The Panther Creation Lab: A Place for Joy


One of the most daunting questions facing teenagers as they progress through high school is deciding what career to pursue. Options advocated for by adults are often are at odds with what students enjoy, and many feel that there is not a way to find the intersection of employment and joy or purpose—what has been traditionally referred to as a calling or a vocation. With our current educational system, there is little room for exploring personal interests while completing graduation requirements. School libraries are in a unique position to provide both the resources and the space for students to explore these interests—for their own personal enjoyment and as a means for finding work that feeds their souls and pays the bills, as advocated for by Ken Robinson (2010)—because it can serve as a neutral space that is neither school nor home (Loertscher & Koechlin, 2014, p. E4).  At McKinleyville High School, the Mack High Library Commons seeks to meet this challenge head on by opening the Panther Creation Lab, a space where students have the freedom to learn about what inspires them, create content based on that inspiration, and share it with the world.

Goals/Objectives for Technology or Service:

The goals and objectives of this plan center on promoting student exploration of their passions through content creation and publication. Through the Panther Creation Lab, and its sister programs Panther Productions and Panther Press, students will be given the opportunity to learn and create content about topics of personal interest to them. Like other successful programs in school libraries across the country, this content could then be featured as part of the Mack High Library Commons collection (Snelling, 2019, p. 32). In addition to providing authentic opportunities for students to learn the technological skills needed to create the content, it will also provide them with a means for exploring the possibility for those passions to become their future career.

Description of Community you wish to engage:

With a small population of around five hundred students, the Mack High Library Commons has a vibrant and increasingly diverse community of learners. Spanning grades 9-12, the students matriculate from a large and rural geographic area, and have a broad range of experiences and interests. With a high population of low-income students and some geographical barriers to reliable internet service, providing equal access to and experience working with technology at the MHLC is paramount to eliminating potential obstacles to success. The larger learning community is comprised of the teachers, classified staff, administrators and district staff, school board members, feeder schools, and families of our students, and the library works actively to craft programming, services, and outreach to all of our patrons.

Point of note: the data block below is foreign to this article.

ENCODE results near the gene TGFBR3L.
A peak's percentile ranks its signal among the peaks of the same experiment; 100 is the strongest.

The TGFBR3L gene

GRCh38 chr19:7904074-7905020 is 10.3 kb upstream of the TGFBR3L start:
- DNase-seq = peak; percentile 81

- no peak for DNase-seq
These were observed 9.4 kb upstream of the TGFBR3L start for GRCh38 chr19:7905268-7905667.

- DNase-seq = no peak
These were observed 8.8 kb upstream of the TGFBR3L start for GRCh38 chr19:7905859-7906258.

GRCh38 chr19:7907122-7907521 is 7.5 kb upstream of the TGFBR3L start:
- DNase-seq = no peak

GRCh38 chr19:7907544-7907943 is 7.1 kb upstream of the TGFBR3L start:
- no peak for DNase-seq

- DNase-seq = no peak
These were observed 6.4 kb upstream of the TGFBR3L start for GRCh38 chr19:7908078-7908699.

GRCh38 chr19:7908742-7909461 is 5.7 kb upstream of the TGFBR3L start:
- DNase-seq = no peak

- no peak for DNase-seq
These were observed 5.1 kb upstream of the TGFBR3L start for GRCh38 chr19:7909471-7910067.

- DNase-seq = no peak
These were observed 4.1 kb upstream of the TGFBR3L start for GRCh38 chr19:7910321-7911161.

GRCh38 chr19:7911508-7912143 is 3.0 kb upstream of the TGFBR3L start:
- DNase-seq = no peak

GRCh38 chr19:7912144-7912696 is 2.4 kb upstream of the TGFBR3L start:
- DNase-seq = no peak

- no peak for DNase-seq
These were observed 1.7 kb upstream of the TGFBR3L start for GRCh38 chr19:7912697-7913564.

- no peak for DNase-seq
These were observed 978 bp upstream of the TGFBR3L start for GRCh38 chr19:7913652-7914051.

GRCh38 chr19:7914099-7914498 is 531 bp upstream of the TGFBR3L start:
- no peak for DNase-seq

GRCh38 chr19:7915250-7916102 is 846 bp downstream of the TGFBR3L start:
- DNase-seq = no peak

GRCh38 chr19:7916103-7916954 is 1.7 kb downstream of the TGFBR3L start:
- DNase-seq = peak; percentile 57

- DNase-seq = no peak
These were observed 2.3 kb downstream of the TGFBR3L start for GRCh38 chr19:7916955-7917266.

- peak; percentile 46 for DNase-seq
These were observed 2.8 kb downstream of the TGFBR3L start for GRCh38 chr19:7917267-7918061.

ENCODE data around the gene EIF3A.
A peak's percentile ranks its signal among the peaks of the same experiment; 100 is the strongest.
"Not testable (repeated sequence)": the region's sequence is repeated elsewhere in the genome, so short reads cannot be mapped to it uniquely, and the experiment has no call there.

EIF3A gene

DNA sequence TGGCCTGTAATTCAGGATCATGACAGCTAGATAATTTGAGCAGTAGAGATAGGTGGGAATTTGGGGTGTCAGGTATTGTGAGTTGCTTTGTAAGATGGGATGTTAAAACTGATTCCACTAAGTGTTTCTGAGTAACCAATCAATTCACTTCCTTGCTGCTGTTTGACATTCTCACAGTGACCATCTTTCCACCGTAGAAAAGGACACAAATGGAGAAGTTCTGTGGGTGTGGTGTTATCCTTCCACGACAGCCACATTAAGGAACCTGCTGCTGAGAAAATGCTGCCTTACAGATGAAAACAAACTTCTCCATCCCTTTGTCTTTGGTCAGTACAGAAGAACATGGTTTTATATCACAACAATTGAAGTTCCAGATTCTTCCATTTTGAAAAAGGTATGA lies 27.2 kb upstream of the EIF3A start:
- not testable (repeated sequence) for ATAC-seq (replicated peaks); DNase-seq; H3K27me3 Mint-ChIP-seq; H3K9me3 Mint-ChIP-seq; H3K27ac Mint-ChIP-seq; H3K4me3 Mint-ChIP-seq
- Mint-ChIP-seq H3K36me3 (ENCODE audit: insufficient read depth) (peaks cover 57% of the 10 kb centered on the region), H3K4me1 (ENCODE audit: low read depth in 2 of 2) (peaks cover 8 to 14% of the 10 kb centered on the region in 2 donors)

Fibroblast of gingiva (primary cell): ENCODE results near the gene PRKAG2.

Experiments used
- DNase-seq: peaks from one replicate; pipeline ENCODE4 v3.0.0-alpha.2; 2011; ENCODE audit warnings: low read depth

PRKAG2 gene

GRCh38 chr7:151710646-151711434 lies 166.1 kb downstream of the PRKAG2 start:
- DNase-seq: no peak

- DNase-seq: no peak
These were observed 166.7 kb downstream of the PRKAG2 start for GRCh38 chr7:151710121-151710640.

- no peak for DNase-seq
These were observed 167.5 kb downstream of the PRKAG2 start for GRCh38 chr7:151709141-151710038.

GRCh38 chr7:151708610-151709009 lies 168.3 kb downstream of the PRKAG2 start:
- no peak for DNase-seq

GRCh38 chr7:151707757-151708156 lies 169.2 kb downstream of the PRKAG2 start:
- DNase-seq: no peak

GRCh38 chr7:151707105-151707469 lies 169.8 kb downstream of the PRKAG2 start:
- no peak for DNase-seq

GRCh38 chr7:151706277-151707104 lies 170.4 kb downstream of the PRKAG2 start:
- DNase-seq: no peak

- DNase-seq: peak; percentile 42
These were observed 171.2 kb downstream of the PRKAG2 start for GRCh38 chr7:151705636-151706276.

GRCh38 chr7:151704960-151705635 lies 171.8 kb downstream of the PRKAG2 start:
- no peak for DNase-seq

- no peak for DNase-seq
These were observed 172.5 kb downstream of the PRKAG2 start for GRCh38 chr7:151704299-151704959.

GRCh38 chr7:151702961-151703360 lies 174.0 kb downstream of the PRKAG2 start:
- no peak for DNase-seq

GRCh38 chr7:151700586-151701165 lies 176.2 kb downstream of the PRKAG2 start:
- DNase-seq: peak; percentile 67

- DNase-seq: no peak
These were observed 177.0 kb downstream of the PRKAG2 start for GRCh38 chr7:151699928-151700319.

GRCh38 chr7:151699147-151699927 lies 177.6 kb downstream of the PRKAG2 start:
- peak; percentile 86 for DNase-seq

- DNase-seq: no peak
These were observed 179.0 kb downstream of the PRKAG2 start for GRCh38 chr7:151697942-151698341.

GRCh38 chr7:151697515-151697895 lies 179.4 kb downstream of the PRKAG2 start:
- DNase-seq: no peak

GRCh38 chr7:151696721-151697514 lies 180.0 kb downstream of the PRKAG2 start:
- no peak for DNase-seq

Action Brief Statement:

For Students

Convince MHS students that by exploring their passions and sharing them with each other through content creation they will learn about themselves, which will allow them to determine what they love to do because one’s time should be spent doing things that bring us joy.

For District and Administration Stakeholders

Convince MHLC stakeholders that by providing the learning community with a content creation lab they will support students in discovering and developing their passions, which will encourage exploration of future career options because a vocation centered in joy is essential to a happy life.

Evidence and Resources to support Technology or Service:

A selection of academic and professional articles about content creation in the library:

Hunt, J. (2018). Advocate This, Not That: Four bold strategies to elevate your school library. School Library Journal, 64(1), 20.

 Loertscher, D., & Marcoux, E. (2015). Learning commons progress report. Teacher Librarian, 42(3), 8.

Waugh, A., Taylor, N., Subramaniam, M., Ahn, J., Drain, A., & Fleischmann, K. (2013). Young people’s engagement in content creation an analysis of outliers. Proceedings of the American Society for Information Science and Technology, 50(1), 1-12.

Examples and Resources:

A video about a successful library club program that worked to create a solution to a community problem: